Navigating the Emotional Rollercoaster: Strategies for Protecting Mental Health as an Artist

Is it any wonder that artists and creatives suffer from anxiety and mental health? When you look at what is expected of you as an artist from the feeling of vulnerability whilst you’re putting your feelings on show. The financial instability, the constant judgment, the difficulty of trying to combine emotional decision making with practical thought processes at the same time, let alone self isolation, you’ve got lack of routine. Let’s face it, this is not exactly a 9 to 5 job. You’ve got the lack of measurability. I mean, after all, what does good look like? It’s a very difficult question because we’re constantly comparing ourselves to huge numbers that we see online. So with all that in mind, what can you do to protect your mental health while you are creating and showing your feelings to the world? Well, luckily, there are tried and tested ways that can help relieve anxiety and protect your mental health. So let’s look at seven ways that you can navigate this whilst you’re pushing in this really difficult industry.

No. 1, set your goals. Have you actually thought about what your goals are outside of I wanna be a rock star. I wanna fill a stadium, I wanna tour the world. I want everyone to know about my music. Great. But with those sorts of targets, we don’t have anything tangible. And it’s no wonder that your mental health and your anxiety is running riot, because what we need to be thinking of not I wanna fill a stadium, but how am I gonna fill the local venue? How do I get 100 people to actually pay for a ticket and come and see me?

Now, if you’re thinking like that, you think, well, actually, I think I could probably do that. I can understand the process of what I need to do to be able to get that point. Now if you can do that well, at that point, you could start to think about, well, I think I can maybe do that in another town or another city. I think maybe if I could get 100, if I make some tweaks, I could get to 150 or 200. So setting achievable goals and understanding the process will relieve some of that anxiety.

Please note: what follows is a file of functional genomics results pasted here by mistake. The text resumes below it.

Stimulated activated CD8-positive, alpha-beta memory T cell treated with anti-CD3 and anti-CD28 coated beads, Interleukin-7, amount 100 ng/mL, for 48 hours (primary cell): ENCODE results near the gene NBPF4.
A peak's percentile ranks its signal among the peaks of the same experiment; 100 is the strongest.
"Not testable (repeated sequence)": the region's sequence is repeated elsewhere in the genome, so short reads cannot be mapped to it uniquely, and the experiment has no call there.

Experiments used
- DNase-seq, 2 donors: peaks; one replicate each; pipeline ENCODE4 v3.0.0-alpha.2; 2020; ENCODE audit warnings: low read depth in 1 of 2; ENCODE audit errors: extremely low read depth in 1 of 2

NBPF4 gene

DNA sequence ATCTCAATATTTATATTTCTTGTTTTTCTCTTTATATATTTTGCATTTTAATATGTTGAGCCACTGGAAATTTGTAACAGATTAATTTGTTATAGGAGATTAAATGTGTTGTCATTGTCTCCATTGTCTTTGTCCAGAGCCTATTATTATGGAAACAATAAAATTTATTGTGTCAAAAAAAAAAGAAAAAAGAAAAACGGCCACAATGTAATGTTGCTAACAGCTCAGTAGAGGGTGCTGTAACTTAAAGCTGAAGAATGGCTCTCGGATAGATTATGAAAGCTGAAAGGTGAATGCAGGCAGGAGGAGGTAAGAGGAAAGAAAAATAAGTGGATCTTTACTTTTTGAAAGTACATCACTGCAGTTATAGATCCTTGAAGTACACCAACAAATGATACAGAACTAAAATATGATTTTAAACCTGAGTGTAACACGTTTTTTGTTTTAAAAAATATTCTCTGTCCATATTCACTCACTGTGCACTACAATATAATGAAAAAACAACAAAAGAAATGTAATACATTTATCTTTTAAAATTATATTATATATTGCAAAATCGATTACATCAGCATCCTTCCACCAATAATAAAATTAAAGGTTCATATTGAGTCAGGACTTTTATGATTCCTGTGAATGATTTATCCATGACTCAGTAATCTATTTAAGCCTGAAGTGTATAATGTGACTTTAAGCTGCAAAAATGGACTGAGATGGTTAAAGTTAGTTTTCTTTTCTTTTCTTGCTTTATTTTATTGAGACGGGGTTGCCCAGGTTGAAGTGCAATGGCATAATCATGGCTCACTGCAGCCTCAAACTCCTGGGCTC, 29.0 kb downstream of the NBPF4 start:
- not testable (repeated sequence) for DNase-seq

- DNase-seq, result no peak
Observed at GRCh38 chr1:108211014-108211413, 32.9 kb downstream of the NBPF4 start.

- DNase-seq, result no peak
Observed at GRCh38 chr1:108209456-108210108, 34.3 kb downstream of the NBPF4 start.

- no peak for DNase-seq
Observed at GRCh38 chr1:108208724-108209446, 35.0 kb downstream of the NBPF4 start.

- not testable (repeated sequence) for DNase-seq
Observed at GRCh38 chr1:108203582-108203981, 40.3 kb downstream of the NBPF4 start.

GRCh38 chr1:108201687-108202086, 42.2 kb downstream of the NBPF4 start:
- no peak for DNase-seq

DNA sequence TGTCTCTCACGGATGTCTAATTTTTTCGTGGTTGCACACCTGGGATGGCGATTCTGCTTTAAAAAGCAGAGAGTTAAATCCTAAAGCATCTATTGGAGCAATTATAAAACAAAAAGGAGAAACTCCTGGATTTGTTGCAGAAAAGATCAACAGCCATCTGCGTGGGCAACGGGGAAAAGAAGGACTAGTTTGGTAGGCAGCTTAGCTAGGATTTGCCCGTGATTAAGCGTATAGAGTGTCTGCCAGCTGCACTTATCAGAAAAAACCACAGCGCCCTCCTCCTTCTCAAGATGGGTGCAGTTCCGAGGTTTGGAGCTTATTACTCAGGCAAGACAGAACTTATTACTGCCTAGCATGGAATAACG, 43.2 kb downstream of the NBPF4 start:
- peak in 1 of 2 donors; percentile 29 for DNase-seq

No. 2 is organization. And I understand that most artists and creatives aren’t the most organized people because they have a creative brain. But what we do need to do is we need to systemize the creativity. Because now if we can do that, what we’re looking at doing is we’re looking at enhancing all of the skills that you’ve got, but making sure that the routine, making sure the organization is funnel into you, utilizing that and putting it into practice.

Now this means having a less chaotic life. So for example, do you have a calendar? I know I bang on about this all the time, but it is so important to know what you need to achieve and when you need to achieve it. And if your calendar is actually dictating the pace of what you need to do, it takes away so much anxiety.

Same thing with systems. For example, do you use your phone for notes? Do you use your phone for reminders? These small details can keep you on the path, making sure that you’re achieving the things that you want to achieve over a period of time. And that will sap away all of the anxiety because you feel that you are in control.

No.3 is batching content. Social media content creation is one of the biggest problems when it comes to anxiety. Why? Because we are creating, but at the same point, we’re not quite creating the thing that we want to be creating. We’re creating in order to promote the thing that we wanna be creating. If that makes sense. The problem here is you’re supposed to be creating every single day and that leads to anxiety. Be creative again. That leads to this Groundhog Day and all of a sudden you’re not a musician, you’re not an artist, you’re not a songwriter. All of a sudden you’re a social media content creator. And you didn’t sign up to that. But it doesn’t have to be this way. What you can do is you can batch your content. You can set up systems so that you can film an entire week’s worth of content, maybe even entire month’s worth of content in just one hour. Now, the way you do that is by systemizing. If you think about where you’re gonna shoot, the location, what you’re gonna wear, having some extra items of clothing, some extra props, things that you’re gonna do, things that you’re gonna say. Here’s some examples. I’m out on a shoot, it’s golden hour, everything looks lovely. And I just say, hey guys, I think I’ve written the song of the summer. Check it out, see what you think. And then it goes into the song done.

No. 1 piece. The second piece of content is, hey, if you like artists like this, or you like artists like this, you’re gonna love this track. Check it out. Two really simple pieces of content, but you made two things in a space of probably one minute, maybe two minutes. Golden hour makes it looks good. And this is a systemized approach to batching.

Now I understand you’re not making the greatest content of all time, but what you are doing is you are being consistent, you’re making high quality content and you’re giving people a reason to watch something. Thing No. 4 is set up your ecosystem. Now, during Covid, I was traveling around quite a lot and trying to make YouTube videos whilst traveling was the main source of my anxiety, trying to get a shot, trying to make it sound decent, trying to make it look good, trying to fit everything in it. It was because I didn’t know where I would be or what it would look like. And that to me was stressful.